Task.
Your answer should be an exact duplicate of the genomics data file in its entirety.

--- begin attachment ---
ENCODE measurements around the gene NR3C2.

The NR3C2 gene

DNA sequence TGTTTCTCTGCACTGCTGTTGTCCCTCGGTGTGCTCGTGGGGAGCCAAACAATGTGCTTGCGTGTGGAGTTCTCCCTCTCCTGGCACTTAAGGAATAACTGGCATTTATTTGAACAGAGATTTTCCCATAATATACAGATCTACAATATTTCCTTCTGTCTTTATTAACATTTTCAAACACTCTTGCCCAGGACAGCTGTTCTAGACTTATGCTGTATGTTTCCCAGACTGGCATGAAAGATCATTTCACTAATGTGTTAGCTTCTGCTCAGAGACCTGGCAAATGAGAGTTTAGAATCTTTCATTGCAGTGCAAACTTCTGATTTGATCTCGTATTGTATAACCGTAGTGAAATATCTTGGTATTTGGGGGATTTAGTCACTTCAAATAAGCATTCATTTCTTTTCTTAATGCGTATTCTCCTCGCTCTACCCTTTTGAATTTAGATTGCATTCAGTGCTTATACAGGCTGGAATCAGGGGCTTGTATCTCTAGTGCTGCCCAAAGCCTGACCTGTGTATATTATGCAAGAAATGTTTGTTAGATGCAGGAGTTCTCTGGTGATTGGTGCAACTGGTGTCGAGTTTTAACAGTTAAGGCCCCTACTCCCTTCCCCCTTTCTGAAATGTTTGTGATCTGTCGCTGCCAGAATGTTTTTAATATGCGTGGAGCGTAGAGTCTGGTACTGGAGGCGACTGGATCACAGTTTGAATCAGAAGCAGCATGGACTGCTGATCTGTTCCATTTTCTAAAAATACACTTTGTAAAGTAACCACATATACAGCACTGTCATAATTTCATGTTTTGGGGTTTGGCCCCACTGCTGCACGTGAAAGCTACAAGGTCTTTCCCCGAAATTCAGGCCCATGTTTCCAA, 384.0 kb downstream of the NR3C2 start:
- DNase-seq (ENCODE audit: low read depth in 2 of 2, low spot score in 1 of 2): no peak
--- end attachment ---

ENCODE measurements around the gene NR3C2.

The NR3C2 gene

DNA sequence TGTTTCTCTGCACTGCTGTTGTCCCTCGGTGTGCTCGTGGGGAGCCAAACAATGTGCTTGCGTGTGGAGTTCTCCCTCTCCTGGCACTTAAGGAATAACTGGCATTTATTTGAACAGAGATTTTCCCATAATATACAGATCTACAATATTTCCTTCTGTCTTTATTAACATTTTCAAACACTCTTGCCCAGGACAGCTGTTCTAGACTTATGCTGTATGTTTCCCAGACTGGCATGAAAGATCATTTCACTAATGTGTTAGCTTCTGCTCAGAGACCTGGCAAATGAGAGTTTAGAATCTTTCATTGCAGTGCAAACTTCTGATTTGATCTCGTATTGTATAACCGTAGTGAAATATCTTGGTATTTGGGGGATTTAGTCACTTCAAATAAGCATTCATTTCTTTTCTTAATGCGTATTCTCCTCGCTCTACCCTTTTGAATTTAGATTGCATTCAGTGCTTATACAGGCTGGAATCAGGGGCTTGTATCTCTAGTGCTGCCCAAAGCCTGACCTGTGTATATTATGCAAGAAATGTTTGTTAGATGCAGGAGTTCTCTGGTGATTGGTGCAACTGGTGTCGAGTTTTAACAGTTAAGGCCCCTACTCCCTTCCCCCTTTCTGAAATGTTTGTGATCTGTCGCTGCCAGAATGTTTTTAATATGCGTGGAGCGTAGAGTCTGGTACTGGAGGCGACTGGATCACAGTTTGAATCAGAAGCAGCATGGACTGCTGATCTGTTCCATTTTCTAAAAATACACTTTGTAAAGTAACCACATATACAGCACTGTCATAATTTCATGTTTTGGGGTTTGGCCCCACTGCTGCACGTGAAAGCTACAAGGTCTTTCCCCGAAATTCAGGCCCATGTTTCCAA, 384.0 kb downstream of the NR3C2 start:
- DNase-seq (ENCODE audit: low read depth in 2 of 2, low spot score in 1 of 2): no peak